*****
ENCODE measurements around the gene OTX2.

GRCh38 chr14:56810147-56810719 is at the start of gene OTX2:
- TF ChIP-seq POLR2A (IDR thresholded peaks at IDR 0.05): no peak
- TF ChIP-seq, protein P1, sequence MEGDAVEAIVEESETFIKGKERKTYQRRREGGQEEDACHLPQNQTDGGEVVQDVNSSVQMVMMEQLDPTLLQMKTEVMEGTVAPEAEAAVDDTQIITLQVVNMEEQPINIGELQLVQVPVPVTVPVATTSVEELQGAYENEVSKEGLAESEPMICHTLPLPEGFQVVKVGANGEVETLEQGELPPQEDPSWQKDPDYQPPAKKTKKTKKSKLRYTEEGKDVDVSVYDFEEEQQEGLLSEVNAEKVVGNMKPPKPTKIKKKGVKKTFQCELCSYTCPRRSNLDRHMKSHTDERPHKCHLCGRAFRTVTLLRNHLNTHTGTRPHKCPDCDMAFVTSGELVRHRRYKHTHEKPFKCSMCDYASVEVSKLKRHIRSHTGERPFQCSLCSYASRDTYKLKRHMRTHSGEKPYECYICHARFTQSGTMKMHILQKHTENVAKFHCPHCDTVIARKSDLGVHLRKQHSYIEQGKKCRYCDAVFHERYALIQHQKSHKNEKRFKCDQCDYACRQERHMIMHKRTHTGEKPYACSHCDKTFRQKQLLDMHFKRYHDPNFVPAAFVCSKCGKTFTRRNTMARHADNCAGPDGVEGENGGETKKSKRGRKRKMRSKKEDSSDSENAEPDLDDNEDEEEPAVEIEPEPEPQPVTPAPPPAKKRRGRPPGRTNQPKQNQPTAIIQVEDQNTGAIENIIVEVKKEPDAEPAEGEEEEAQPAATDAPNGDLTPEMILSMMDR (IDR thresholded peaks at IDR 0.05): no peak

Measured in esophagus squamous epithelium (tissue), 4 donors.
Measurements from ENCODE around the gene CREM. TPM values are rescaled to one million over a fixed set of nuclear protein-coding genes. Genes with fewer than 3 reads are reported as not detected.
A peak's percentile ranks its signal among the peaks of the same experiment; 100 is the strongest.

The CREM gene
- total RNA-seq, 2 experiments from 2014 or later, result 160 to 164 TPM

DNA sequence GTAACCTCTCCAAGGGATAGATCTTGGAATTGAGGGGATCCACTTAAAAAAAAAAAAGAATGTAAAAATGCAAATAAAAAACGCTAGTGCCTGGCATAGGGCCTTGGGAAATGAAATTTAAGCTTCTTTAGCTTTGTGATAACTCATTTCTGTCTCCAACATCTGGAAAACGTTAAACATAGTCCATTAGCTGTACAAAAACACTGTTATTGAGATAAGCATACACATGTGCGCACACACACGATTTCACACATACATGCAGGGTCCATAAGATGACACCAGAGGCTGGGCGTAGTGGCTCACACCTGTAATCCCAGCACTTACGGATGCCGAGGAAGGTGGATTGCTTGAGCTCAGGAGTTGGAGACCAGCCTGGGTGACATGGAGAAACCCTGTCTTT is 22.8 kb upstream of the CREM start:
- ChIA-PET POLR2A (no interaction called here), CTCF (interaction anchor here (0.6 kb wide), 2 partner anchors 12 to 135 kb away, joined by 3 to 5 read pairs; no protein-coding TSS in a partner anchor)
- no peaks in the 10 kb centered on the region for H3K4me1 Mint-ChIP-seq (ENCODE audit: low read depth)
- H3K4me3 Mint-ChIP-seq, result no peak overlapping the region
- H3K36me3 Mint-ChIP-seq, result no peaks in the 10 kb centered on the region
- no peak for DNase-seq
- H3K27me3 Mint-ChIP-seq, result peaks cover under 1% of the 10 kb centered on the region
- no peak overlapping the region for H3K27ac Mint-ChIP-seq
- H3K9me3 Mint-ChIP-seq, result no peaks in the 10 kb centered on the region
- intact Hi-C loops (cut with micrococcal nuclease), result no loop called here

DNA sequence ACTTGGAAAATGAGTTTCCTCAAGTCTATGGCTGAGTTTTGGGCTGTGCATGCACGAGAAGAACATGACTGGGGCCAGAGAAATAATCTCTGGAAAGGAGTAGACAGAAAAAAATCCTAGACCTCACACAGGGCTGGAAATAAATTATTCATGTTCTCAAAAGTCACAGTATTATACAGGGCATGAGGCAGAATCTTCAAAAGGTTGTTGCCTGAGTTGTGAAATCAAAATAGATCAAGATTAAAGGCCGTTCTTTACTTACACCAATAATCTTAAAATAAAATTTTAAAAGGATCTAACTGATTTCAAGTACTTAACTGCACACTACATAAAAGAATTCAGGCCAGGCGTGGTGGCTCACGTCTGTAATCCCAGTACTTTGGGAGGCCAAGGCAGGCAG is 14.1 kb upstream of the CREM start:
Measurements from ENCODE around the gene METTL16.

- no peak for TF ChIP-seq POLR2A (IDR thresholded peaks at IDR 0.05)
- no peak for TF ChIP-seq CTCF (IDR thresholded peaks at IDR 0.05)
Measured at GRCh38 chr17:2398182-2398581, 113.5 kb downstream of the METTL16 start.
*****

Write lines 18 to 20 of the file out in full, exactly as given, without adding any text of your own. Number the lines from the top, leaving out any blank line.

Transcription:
- H3K9me3 Mint-ChIP-seq, result no peaks in the 10 kb centered on the region
- intact Hi-C loops (cut with micrococcal nuclease), result no loop called here

DNA sequence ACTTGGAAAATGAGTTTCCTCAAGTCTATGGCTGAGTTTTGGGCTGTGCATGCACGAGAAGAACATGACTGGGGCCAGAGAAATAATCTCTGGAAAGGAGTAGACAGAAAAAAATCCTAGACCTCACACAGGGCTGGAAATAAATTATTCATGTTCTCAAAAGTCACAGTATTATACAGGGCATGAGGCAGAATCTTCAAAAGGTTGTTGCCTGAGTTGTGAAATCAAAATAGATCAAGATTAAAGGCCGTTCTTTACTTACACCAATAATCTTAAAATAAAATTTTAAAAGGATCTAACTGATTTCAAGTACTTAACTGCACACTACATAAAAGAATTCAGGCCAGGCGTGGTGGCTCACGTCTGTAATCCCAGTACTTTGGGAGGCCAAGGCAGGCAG is 14.1 kb upstream of the CREM start: